MINNEAPOLIS (AP) — A Minneapolis man is on trial on charges of lying to a federal grand jury about abusing a process for submitting absentee ballots for other voters during Minnesota’s primary election in August 2020.
Muse Mohamud Mohamed, 34, is accused of falsely telling the grand jury last fall that he had obtained three absentee ballots for the primary on behalf of three voters who then filled them out before he returned them to the election office.
Federal prosecutors say Mohamed didn’t take any of the three ballots to the absentee voters named on the envelopes, and that none of the voters gave him ballots to return. The defense disputes the charges.
Mohamed went on trial Monday before U.S. District Judge Nancy Brasel in Minneapolis. Here’s a deeper look at the issues in the case:
Absentee voters in Minnesota can use “agent delivery.” It’s meant for voters who intend to vote in person, but become unable due to health reasons or disabilities. They can then request absentee ballots after the normal deadline and can designate an “agent” to act on their behalf. That agent must be at least 18, have a pre-existing relationship with the voter, and can’t be a candidate. A agent can pick up and deliver ballots for no more than three voters in any given election.
THE DEFENDANT’S ROLE
According to a prosecution filing, city election documents show that Mohamed delivered three ballots as an agent for three voters in the Aug. 11, 2020, primary election. But prosecutors allege the three voters did not know Mohamed and did not ask him to pick up or deliver absentee ballots for them. One ballot he allegedly attempted to return was rejected because the voter had voted in person.
Mohamed was later subpoenaed and testified twice before a federal grand jury investigating the agent delivery process for the 2020 primary, the filing said.
“Ultimately, Mohamed stated he received the three absentee ballots from the voters themselves. When confronted with the fact that the voters each gave statements that they do not know Mohamed and that they did not ask him or anyone for agent delivery of their ballots for the August 2020 election, Mohamed continued to stand by his answer that he received the ballots from the voter,” prosecutors wrote.
THE 2020 PRIMARY
The August 2020 primary in Minnesota wasn’t part of the nominating process for the 2020 presidential election, which former President Donald Trump still falsely claims he won. Mohamed was a volunteer in that campaign for Omar Fateh, according to reporting by the Minnesota Reformer and the Sahan Journal, two independent news websites. Fateh, a democratic socialist, defeated incumbent Democratic Sen. Jeff Hayden in the primary by around 2,000 votes and went on to with the general election for the south Minneapolis seat. At most, two of the allegedly fraudulent ballots handled by Mohamed were counted, not nearly enough to effect the outcome of any race on the ballot.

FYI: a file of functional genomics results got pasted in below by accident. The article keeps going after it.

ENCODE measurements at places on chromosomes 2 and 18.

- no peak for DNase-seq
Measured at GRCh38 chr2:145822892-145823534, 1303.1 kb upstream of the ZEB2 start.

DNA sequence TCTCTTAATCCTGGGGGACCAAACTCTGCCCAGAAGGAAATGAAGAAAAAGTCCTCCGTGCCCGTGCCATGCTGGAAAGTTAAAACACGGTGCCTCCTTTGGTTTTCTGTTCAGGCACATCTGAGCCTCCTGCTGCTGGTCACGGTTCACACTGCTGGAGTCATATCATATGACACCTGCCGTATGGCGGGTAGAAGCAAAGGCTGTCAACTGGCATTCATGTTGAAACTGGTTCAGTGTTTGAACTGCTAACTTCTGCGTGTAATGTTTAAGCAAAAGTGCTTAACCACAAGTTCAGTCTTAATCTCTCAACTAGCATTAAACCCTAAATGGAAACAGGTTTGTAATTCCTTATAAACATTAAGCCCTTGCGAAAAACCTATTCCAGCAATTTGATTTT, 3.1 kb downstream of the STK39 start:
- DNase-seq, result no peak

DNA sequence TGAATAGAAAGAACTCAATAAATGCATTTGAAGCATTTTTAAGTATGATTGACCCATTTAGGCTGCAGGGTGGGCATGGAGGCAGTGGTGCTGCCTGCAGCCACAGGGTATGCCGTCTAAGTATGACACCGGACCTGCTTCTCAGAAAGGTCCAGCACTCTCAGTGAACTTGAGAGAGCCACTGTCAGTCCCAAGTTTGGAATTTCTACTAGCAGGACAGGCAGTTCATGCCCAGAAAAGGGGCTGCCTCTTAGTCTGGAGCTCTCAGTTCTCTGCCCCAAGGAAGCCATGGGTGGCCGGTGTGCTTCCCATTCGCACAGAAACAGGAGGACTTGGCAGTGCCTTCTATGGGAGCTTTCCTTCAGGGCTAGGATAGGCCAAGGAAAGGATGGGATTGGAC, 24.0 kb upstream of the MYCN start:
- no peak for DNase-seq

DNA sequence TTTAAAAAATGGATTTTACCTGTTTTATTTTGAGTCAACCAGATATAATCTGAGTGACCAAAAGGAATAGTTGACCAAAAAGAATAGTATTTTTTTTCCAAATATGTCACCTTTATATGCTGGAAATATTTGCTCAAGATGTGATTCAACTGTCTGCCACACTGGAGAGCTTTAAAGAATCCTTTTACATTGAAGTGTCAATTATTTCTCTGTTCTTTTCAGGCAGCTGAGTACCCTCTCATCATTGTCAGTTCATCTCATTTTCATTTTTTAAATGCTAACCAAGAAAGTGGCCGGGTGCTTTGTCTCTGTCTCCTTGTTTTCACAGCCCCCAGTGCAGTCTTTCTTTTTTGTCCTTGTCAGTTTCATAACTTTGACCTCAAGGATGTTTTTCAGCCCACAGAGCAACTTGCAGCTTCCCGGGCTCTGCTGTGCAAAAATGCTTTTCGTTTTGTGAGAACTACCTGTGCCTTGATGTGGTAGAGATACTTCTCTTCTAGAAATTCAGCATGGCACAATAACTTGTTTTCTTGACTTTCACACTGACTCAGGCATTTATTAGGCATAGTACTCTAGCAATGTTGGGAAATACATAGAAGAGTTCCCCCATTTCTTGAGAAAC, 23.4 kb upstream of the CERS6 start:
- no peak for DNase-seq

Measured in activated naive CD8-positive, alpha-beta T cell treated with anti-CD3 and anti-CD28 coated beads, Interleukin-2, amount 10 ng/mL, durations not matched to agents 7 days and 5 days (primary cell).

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Mohamed is the only person known to have been indicted as a result of the grand jury investigation. Those proceedings are normally secret, and no details have emerged except for those related to the charges against Mohamed in this case. So the scope of the investigation and whether it uncovered any other vote fraud remains unclear.
According to the Sahan Journal, Muse’s sister is Zaynab Mohamed, the Democratic-endorsed candidate for a neighboring Senate district in Minneapolis. She told the news outlet that she was not involved in his trial, nor was she a subject of the investigation.
VOTE FRAUD IS RARE
Multiple reviews, recounts, lawsuits and an investigation by The Associated Press have confirmed there was no widespread fraud in the last White House race. The AP’s review found that virtually every case was based on an individual acting alone to cast additional ballots. Nationally, federal and state election officials and Trump’s own attorney general have said there was no credible evidence the election was tainted anywhere in the country.
Democratic Secretary of State Steve Simon has said repeatedly that Minnesota’s 2020 elections were fair and honest, with no credible evidence of significant voter fraud.
In another Minnesota case, Abdihakim Amin Essa was sentenced to probation last month in state court for pleading guilty to four vote fraud counts in the 2018 election. Nine other counts were dismissed in the plea agreement. He was accused of signing as a witness for 13 people who cast absentee ballots when he legally couldn’t because he wasn’t a U.S. citizen, and signing with his father’s name. All 13 ballots were rejected.
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